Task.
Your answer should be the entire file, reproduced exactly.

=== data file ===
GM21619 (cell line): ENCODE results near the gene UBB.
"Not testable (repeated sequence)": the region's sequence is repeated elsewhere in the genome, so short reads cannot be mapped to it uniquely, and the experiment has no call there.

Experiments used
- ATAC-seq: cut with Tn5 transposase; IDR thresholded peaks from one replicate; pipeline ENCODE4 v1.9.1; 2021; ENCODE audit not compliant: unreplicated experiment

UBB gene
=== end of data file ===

GM21619 (cell line): ENCODE results near the gene UBB.
"Not testable (repeated sequence)": the region's sequence is repeated elsewhere in the genome, so short reads cannot be mapped to it uniquely, and the experiment has no call there.

Experiments used
- ATAC-seq: cut with Tn5 transposase; IDR thresholded peaks from one replicate; pipeline ENCODE4 v1.9.1; 2021; ENCODE audit not compliant: unreplicated experiment

UBB gene